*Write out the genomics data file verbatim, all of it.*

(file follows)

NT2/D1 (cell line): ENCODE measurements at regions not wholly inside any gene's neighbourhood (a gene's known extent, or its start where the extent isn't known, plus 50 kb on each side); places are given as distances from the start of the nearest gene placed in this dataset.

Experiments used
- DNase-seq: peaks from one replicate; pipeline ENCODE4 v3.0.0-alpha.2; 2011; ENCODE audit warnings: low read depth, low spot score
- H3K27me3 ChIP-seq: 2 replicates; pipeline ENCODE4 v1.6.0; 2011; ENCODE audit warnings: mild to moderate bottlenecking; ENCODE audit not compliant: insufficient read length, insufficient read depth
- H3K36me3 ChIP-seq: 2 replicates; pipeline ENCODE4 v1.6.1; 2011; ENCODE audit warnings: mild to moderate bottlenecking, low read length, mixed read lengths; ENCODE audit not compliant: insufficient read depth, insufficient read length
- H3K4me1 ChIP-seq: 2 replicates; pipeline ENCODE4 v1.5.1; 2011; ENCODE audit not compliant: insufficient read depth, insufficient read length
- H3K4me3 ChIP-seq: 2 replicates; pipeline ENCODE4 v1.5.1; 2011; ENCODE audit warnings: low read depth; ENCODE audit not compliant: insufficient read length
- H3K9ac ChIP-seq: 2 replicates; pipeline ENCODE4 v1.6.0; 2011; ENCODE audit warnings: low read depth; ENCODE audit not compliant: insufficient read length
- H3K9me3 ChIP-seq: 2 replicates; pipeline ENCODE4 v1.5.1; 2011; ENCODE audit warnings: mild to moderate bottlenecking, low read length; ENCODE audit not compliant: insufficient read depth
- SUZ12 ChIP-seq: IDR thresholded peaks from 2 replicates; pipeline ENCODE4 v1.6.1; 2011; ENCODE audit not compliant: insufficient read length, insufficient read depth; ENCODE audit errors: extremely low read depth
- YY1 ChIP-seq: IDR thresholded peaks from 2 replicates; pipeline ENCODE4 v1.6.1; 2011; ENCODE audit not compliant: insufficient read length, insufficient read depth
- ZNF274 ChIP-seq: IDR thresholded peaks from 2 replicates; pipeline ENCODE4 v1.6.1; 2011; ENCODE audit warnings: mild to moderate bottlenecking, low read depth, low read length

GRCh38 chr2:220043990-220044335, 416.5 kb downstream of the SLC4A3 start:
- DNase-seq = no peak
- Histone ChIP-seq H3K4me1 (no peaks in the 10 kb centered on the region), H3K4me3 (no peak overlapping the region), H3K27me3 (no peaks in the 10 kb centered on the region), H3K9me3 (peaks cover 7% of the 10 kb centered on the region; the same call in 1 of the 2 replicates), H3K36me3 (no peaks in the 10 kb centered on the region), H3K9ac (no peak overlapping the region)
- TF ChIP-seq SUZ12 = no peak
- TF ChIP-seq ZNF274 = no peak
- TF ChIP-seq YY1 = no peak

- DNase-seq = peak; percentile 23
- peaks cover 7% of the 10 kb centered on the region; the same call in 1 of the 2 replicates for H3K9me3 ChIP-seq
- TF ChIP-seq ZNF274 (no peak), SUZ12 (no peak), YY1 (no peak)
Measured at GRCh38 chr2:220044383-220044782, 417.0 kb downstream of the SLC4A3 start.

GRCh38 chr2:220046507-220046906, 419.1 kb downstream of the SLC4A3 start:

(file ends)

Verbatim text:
NT2/D1 (cell line): ENCODE measurements at regions not wholly inside any gene's neighbourhood (a gene's known extent, or its start where the extent isn't known, plus 50 kb on each side); places are given as distances from the start of the nearest gene placed in this dataset.

Experiments used
- DNase-seq: peaks from one replicate; pipeline ENCODE4 v3.0.0-alpha.2; 2011; ENCODE audit warnings: low read depth, low spot score
- H3K27me3 ChIP-seq: 2 replicates; pipeline ENCODE4 v1.6.0; 2011; ENCODE audit warnings: mild to moderate bottlenecking; ENCODE audit not compliant: insufficient read length, insufficient read depth
- H3K36me3 ChIP-seq: 2 replicates; pipeline ENCODE4 v1.6.1; 2011; ENCODE audit warnings: mild to moderate bottlenecking, low read length, mixed read lengths; ENCODE audit not compliant: insufficient read depth, insufficient read length
- H3K4me1 ChIP-seq: 2 replicates; pipeline ENCODE4 v1.5.1; 2011; ENCODE audit not compliant: insufficient read depth, insufficient read length
- H3K4me3 ChIP-seq: 2 replicates; pipeline ENCODE4 v1.5.1; 2011; ENCODE audit warnings: low read depth; ENCODE audit not compliant: insufficient read length
- H3K9ac ChIP-seq: 2 replicates; pipeline ENCODE4 v1.6.0; 2011; ENCODE audit warnings: low read depth; ENCODE audit not compliant: insufficient read length
- H3K9me3 ChIP-seq: 2 replicates; pipeline ENCODE4 v1.5.1; 2011; ENCODE audit warnings: mild to moderate bottlenecking, low read length; ENCODE audit not compliant: insufficient read depth
- SUZ12 ChIP-seq: IDR thresholded peaks from 2 replicates; pipeline ENCODE4 v1.6.1; 2011; ENCODE audit not compliant: insufficient read length, insufficient read depth; ENCODE audit errors: extremely low read depth
- YY1 ChIP-seq: IDR thresholded peaks from 2 replicates; pipeline ENCODE4 v1.6.1; 2011; ENCODE audit not compliant: insufficient read length, insufficient read depth
- ZNF274 ChIP-seq: IDR thresholded peaks from 2 replicates; pipeline ENCODE4 v1.6.1; 2011; ENCODE audit warnings: mild to moderate bottlenecking, low read depth, low read length

GRCh38 chr2:220043990-220044335, 416.5 kb downstream of the SLC4A3 start:
- DNase-seq = no peak
- Histone ChIP-seq H3K4me1 (no peaks in the 10 kb centered on the region), H3K4me3 (no peak overlapping the region), H3K27me3 (no peaks in the 10 kb centered on the region), H3K9me3 (peaks cover 7% of the 10 kb centered on the region; the same call in 1 of the 2 replicates), H3K36me3 (no peaks in the 10 kb centered on the region), H3K9ac (no peak overlapping the region)
- TF ChIP-seq SUZ12 = no peak
- TF ChIP-seq ZNF274 = no peak
- TF ChIP-seq YY1 = no peak

- DNase-seq = peak; percentile 23
- peaks cover 7% of the 10 kb centered on the region; the same call in 1 of the 2 replicates for H3K9me3 ChIP-seq
- TF ChIP-seq ZNF274 (no peak), SUZ12 (no peak), YY1 (no peak)
Measured at GRCh38 chr2:220044383-220044782, 417.0 kb downstream of the SLC4A3 start.

GRCh38 chr2:220046507-220046906, 419.1 kb downstream of the SLC4A3 start: